Kaplan, who will turn 62 this weekend, accepted a buyout offered by NBCUniversal. He has hosted several different shows for the network during his tenure.
“He’s made enormous contributions to our network, and his passion, opinions and love of Chicago’s teams have made him a beloved and respected figure, not just with fans but also his colleagues,” NBC Sports Chicago Vice President of Content John Schippman told The Chicago Sun-Times. “We wish him the best and look forward to seeing what’s next.”
December 30th will be his final day at NBC Sports Chicago. He called his time with the network “an amazing run”.
NASCAR Chasing Nearly $1 Billion Annual Rights Fee In Next TV Deal
“We work really closely together, both from a scheduling perspective, but also just in terms of how they monetize the sport.”
The current media rights deal for NASCAR with FOX Sports and NBC Sports doesn’t end until after the 2024 season, but the organization is currently plotting what it wants its next deal to look like, according to a report from Front Office Sports.
Currently, NASCAR makes $820 million per year from the two networks. In its new rights deal, it is expected to seek a deal in the neighborhood of $900-950 million range.
NASCAR plans to begin negotiating with its current media partners in the early months of 2023, but is currently happy with FOX and NBC.
“We work really closely together, both from a scheduling perspective, but also just in terms of how they monetize the sport. Whether that’s pushing more brands and advertisers to spend on Fox and NBC,” NASCAR Senior Vice President of Media and Productions Brian Herbst told FOS. “Fox had their third consecutive year of ad revenue increases in 2022. NBC had their second consecutive year of ad revenue increases in 2022. So it’s working for them — both from a viewership and an ad revenue perspective.”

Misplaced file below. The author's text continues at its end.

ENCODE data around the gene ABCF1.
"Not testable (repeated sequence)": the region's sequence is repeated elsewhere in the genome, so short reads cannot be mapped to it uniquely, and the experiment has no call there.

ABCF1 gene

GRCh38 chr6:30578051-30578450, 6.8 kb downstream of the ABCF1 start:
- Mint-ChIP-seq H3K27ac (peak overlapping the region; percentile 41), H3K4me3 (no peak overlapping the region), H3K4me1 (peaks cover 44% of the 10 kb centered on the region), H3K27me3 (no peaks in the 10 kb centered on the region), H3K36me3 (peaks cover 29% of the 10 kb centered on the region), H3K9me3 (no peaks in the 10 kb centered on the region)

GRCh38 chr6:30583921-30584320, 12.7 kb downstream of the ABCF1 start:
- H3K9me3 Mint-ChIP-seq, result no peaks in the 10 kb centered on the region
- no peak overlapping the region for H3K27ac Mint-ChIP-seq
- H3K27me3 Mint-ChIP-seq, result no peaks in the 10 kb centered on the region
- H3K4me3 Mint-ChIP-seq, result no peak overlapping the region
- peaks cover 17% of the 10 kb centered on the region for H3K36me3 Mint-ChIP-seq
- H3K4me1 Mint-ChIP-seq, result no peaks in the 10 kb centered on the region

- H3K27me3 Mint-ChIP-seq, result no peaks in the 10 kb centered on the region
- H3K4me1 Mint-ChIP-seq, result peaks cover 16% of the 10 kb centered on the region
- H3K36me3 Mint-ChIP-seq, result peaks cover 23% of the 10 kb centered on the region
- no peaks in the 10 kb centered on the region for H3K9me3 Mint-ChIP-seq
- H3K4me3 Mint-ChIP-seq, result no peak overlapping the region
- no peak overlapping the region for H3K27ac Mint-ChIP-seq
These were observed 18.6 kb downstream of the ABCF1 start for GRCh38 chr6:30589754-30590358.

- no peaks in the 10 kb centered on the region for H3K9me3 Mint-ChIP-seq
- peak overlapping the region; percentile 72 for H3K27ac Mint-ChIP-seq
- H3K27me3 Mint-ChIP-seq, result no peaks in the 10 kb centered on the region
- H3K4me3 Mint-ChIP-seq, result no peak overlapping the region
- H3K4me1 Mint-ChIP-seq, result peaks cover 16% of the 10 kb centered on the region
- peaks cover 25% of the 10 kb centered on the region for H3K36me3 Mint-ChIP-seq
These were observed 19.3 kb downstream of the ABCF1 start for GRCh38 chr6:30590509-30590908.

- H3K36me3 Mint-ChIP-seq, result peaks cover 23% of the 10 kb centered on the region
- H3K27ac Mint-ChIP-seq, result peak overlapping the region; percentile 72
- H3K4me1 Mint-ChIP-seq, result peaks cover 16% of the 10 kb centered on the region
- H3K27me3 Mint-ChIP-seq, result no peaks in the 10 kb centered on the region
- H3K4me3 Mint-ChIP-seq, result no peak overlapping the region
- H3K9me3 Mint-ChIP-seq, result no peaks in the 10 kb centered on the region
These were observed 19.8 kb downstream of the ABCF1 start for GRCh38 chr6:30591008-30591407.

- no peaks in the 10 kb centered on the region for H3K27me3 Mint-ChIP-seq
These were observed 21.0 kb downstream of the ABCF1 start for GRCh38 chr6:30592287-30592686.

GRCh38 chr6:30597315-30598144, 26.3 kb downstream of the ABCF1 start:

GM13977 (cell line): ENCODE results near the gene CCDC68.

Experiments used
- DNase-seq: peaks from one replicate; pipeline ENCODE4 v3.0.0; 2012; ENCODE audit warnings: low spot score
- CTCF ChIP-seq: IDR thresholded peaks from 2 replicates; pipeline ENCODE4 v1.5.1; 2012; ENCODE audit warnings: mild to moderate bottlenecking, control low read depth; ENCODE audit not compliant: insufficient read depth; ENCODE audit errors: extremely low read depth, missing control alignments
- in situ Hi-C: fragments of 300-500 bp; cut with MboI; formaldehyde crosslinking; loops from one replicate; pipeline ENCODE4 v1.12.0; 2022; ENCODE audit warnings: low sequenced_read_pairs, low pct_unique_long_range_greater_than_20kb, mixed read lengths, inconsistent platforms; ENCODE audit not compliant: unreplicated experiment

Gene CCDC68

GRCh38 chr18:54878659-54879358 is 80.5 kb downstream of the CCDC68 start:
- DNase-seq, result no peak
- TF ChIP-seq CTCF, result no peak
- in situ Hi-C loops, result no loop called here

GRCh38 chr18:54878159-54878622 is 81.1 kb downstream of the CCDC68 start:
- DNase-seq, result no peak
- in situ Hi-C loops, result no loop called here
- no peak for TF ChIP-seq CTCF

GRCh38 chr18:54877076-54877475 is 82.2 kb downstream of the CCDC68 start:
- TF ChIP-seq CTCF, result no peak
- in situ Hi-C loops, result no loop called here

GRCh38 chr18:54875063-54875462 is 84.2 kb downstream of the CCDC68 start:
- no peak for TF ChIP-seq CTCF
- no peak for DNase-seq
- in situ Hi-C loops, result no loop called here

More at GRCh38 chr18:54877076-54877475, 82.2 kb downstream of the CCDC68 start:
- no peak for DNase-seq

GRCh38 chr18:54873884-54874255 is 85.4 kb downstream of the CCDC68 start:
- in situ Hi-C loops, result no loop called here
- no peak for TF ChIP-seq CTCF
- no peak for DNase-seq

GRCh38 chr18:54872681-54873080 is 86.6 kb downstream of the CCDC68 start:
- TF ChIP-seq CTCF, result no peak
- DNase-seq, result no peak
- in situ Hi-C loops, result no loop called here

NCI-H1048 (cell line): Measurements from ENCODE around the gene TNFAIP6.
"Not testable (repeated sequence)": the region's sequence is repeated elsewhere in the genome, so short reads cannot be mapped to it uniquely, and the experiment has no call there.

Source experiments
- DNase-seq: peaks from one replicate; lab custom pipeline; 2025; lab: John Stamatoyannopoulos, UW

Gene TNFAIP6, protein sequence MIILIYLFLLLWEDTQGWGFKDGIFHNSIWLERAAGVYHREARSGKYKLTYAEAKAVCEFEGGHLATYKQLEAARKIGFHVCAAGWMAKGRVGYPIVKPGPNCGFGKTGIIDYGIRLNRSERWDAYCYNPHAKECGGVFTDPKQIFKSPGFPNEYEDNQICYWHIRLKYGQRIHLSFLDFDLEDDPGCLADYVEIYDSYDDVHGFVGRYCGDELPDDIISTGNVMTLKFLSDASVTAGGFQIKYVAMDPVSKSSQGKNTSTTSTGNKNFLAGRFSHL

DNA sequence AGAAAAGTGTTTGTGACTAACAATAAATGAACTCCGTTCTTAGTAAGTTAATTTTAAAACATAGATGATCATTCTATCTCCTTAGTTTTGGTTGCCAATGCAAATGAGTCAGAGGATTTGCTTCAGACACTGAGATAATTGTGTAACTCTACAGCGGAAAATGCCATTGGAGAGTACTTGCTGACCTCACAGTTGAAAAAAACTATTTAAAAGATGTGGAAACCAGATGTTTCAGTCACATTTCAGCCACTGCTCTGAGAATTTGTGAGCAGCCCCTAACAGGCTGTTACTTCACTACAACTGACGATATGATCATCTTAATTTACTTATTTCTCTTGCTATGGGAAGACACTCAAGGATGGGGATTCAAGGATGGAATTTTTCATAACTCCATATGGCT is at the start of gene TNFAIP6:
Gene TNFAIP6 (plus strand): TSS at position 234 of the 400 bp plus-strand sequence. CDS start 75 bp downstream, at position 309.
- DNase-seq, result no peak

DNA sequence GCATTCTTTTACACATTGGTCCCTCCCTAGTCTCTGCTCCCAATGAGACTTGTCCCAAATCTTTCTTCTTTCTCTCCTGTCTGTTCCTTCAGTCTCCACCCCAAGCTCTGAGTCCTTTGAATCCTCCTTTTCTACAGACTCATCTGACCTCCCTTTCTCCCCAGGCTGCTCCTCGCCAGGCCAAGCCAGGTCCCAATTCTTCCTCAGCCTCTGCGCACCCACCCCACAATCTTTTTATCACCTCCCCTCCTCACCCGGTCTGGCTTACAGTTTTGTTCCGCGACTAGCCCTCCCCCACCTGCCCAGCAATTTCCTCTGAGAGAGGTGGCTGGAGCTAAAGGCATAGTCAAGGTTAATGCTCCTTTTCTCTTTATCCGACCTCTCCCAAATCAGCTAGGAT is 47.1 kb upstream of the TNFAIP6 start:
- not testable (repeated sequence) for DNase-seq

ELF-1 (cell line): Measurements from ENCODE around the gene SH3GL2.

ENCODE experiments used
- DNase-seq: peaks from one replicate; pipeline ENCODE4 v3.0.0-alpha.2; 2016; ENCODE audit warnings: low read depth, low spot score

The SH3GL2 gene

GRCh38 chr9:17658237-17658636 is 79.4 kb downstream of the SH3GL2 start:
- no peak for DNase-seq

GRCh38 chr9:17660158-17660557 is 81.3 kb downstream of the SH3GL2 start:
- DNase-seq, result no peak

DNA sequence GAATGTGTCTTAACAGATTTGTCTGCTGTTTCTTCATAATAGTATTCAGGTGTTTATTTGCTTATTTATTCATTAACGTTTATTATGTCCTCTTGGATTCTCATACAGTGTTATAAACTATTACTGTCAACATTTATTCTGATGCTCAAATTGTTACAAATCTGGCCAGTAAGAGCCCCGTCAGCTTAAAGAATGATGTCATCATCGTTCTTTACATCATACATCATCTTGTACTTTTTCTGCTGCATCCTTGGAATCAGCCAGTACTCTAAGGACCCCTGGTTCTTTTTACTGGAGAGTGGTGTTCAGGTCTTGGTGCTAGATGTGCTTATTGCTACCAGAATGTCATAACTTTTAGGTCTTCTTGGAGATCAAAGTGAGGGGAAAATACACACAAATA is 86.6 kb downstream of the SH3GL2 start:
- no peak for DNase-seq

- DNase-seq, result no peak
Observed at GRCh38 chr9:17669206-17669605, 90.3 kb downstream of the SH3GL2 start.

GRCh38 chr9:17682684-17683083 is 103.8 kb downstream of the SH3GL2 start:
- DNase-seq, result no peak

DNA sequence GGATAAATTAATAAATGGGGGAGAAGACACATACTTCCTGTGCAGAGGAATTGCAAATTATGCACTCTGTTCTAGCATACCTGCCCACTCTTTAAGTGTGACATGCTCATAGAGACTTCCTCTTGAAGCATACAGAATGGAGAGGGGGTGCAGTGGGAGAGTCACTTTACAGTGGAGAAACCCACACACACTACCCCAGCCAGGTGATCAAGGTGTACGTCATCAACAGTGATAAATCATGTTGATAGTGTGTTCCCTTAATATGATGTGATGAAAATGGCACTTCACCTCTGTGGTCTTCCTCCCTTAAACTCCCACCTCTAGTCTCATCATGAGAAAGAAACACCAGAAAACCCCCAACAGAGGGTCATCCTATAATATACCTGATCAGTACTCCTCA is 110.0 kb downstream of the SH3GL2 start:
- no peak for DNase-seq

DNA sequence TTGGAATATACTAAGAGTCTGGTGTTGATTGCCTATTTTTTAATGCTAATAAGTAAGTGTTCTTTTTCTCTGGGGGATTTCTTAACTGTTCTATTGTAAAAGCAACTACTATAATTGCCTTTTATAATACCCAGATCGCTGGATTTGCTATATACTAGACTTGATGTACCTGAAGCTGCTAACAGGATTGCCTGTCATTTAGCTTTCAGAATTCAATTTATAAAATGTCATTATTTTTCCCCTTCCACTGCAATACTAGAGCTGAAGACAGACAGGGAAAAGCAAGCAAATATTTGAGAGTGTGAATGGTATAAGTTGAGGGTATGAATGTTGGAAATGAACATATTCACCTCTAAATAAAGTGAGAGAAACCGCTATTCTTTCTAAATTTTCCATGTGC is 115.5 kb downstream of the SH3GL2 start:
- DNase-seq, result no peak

In February of this year, NASCAR President Steve Phelps told the Marchand and Ourand Sports Media Podcast that broadcast television “has to be a part” of the organization’s next television rights deal.
As its current media partners, FOX and NBC have exclusive negotiating windows with NASCAR.
NFL Sunday Ticket Negotiations With Apple ‘Have Gotten Silly’
“Apple’s like, ‘OK, we can’t sell internationally. OK, that was important to us. And we can’t sell it exclusively against Fox and CBS. Well, OK. Well, that changes its value.’”
A report from The Athletic details why the NFL has not announced a new partner for the NFL Sunday Ticket package. David Kaplan claims there have been continued hiccups in the negotiations, mentioning the bargaining has gotten sideways between the league and Apple.
“This negotiation has gotten silly. … Clearly, there’s a problem. I think it’s really clear Apple is learning things they didn’t know,” the anonymous NFL source told Kaplan. “What the conversation is, is Apple’s like, ‘OK, we can’t sell internationally. OK, that was important to us. And we can’t sell it exclusively against Fox and CBS. Well, OK. Well, that changes its value.’”
The report also details Amazon Prime and YouTube remain in the mix as potential suitors for the service, should talks with Apple and the league fall apart.
The NFL is looking for as much as $3.5 billion annually for rights to the service.